I'll say it again. I like Joan of Arc Ocasio-Cortez. But sometimes she says and does things that have me scratching my ancient, gnarly skull. Take her ill-advised and poorly executed demand that Nancy Pelosi establish a new House committee to draft a "Green New Deal" that would zero out fossil fuels in ten years while including a federal job guarantee to mitigate any economic shocks. She also insisted the committee have subpoena power and only include members of Congress who don’t accept contributions from donors in the fossil fuel industry. (Bill Scher, Pelosi 2, Ocasio-Cortez 0, Politico, January 3, 2019). There no evidence in this that Ocasio-Cortez and her allies recognize that her district, like my city of Portland, is not representative of broad swathes of the country when it comes to backing the progressive agenda. The situation is dire, and I am all for pressing Pelosi and the Democrats to take urgent, aggressive action on climate change. At the same time, we have to be real. The timeline of ten years to zero out fossil fuels is at best wishful thinking. It makes sense only if it is being put on the table as a bargaining chip for negotiation. I don't get the impression that Ocasio-Cortez sees it as a bargaining chip. I could be selling her short.
It seems that the campaign for the committee was conducted primarily via social media, Twitter, Instagram, livestreaming of a confrontational protest at Pelosi's office on November 13. It's a strategy that is all the rage these days. While this has proven effective at destroying careers and wrecking lives, in some cases one can argue deservedly, I am yet to be convinced that much productive comes of it.
There’s an old adage in politics that lawn signs don’t vote. Perhaps we can add a new corollary: Instagram followers don’t pass legislation. (Scher)
There are more serious objections. Ocasio-Cortez and her allies seem oblivious to the prospect that creation of the new committee would create turf battles with chairs of existing environmental committees. Nor do they appear to be aware that they will need the votes of some members of Congress who represent districts and states dependent on the oil industry. The heavy-handed approach is no way to get broader support that will be needed to address environmental and other issues on her agenda.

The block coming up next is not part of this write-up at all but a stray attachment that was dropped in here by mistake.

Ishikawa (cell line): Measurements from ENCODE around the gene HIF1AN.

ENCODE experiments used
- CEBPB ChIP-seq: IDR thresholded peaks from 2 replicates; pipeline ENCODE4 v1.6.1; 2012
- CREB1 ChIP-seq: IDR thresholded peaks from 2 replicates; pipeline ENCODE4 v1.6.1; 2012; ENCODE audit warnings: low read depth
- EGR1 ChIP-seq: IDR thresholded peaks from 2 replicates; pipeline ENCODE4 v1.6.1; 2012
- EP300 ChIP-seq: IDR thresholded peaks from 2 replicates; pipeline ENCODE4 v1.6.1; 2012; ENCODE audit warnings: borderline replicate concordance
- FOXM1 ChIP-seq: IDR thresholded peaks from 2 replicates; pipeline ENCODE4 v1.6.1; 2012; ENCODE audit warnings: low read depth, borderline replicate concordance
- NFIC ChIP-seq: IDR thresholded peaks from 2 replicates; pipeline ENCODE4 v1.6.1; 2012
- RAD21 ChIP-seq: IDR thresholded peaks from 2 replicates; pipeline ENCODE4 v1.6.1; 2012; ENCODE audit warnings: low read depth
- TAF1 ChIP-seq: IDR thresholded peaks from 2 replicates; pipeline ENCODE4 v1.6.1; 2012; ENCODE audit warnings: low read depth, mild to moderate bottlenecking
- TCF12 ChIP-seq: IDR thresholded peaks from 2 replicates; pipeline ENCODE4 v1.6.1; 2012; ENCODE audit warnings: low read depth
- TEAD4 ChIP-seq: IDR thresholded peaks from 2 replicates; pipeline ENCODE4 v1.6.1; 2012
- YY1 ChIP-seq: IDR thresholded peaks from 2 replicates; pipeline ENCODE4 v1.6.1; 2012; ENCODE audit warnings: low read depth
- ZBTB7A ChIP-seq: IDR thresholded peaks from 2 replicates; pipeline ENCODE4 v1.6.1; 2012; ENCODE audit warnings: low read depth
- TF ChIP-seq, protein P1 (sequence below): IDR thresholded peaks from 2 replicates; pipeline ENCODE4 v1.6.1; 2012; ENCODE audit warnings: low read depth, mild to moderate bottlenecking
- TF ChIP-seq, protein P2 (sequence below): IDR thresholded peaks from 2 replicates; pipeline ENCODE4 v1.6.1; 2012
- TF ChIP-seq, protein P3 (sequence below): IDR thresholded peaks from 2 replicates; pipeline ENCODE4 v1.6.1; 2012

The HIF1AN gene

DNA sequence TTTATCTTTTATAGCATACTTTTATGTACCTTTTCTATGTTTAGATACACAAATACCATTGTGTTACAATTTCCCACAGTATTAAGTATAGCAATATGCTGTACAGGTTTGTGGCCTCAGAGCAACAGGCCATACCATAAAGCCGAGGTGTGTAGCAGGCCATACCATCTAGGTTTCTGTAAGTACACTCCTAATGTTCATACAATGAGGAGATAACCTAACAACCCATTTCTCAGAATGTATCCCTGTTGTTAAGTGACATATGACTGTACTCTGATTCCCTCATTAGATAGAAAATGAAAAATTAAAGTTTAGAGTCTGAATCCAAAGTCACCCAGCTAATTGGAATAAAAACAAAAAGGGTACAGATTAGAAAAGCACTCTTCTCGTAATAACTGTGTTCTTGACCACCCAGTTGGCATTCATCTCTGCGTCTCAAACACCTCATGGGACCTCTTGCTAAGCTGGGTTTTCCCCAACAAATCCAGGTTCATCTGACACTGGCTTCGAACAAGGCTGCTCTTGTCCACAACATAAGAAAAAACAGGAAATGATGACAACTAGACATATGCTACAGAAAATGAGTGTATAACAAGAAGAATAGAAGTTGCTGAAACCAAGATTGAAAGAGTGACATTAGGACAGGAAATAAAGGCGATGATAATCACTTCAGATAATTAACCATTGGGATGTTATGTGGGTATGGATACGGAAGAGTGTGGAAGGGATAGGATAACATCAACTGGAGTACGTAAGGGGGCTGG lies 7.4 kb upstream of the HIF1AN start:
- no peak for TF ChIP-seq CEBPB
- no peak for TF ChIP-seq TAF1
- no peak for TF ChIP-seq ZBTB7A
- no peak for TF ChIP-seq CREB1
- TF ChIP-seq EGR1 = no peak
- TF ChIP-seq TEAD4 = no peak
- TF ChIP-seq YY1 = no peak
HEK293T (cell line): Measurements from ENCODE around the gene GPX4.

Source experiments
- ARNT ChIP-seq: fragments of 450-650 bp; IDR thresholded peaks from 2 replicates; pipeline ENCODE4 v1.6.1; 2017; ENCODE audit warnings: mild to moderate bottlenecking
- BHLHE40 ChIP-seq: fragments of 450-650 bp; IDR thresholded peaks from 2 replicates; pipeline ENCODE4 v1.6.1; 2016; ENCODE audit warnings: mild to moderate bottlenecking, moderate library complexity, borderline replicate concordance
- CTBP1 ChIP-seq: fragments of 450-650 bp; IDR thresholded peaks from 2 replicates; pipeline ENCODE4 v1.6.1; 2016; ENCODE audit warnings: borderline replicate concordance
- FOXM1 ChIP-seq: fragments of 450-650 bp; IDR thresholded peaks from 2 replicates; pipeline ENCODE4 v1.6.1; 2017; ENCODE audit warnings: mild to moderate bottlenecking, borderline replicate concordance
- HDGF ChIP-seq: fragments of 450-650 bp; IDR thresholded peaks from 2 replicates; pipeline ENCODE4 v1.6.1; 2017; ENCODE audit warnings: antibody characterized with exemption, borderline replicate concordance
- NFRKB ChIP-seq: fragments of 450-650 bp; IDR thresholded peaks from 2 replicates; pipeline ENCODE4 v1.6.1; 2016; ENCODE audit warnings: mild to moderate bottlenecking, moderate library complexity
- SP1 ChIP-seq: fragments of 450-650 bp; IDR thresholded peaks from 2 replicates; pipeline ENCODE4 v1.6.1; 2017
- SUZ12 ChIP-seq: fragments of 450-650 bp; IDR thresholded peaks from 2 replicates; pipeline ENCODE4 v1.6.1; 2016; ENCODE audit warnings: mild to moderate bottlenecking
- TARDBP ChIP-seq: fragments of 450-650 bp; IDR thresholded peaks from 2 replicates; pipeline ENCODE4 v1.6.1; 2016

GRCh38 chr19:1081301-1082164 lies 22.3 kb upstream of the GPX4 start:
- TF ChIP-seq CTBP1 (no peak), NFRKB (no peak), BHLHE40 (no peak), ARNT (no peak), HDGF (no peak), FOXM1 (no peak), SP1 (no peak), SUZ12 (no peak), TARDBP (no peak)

Fortunately Nancy Pelosi is made of sterner stuff than her Republican counterparts of the past decade, who were notoriously unwilling or unable to stand up to Tea Party ideologues.
She did not go out of her way to antagonize those protesting in her office, including Ocasio-Cortez (after all, she did need the New Yorker’s vote for speaker). But nor she did see any reason to reward their grandstanding. (Scher)
I do not want to come down too hard Ocasio-Cortez. She is new at this. The spotlight is on her because she is intelligent, articulate, committed, and, dare I say in 2019, attractive. I am with her on many goals while differing on strategy, tactics, and willingness to settle for less than I might like.
But so long as she is more focused on building an audience than building cases for her positions among her congressional peers, she will likely find herself on the short end of more intraparty battles. Pelosi, meanwhile, won back the gavel thanks to renewed respect from her colleagues, and from many rank-and-file Democrats, after dismantling a revolt on her right flank. But it’s her deft management of her left flank that allows her to maintain order and present a united front when negotiating with Republicans. If Trump and his administration think they are going to be dealing with a speaker running scared of her base, then they haven’t been paying attention. (Scher, again)
It would derelict to fail to note the ill-chosen words of new Rep. Rashida Tlaib (Michigan), spoken at a party where of course someone videoed it and threw it out for public consumption (Rachel Bade, Heather Caygle, and John Bresnahan, Dems livid after Tlaib vows to 'impeach the motherf—er,' Politico, January 4, 2019). This was a bad move in more ways than I care to count. I take heart from the response of House Democrats, not just from leadership but among the rank and file as well, who made it clear they deemed the comments inappropriate, uncalled for, and harmful to our cause.
It is possible to speak plainly, openly, and honestly while still being circumspect and choosing one's words carefully. We must hope that Tlaib, Ocasio-Cortez, and their colleagues in the freshman class will be quick learners.
One of the benefits of being a mature well-educated woman is that you're not afraid of expletives. And you have no fear to put a fool in his place. That's the power of language and experience. You can learn a lot from Shakespeare. —Dame Judi Dench
Zut alors! My intent at the outset was to keep this brief. Is there a vaccine for logorrhea?
More anon. Keep the faith.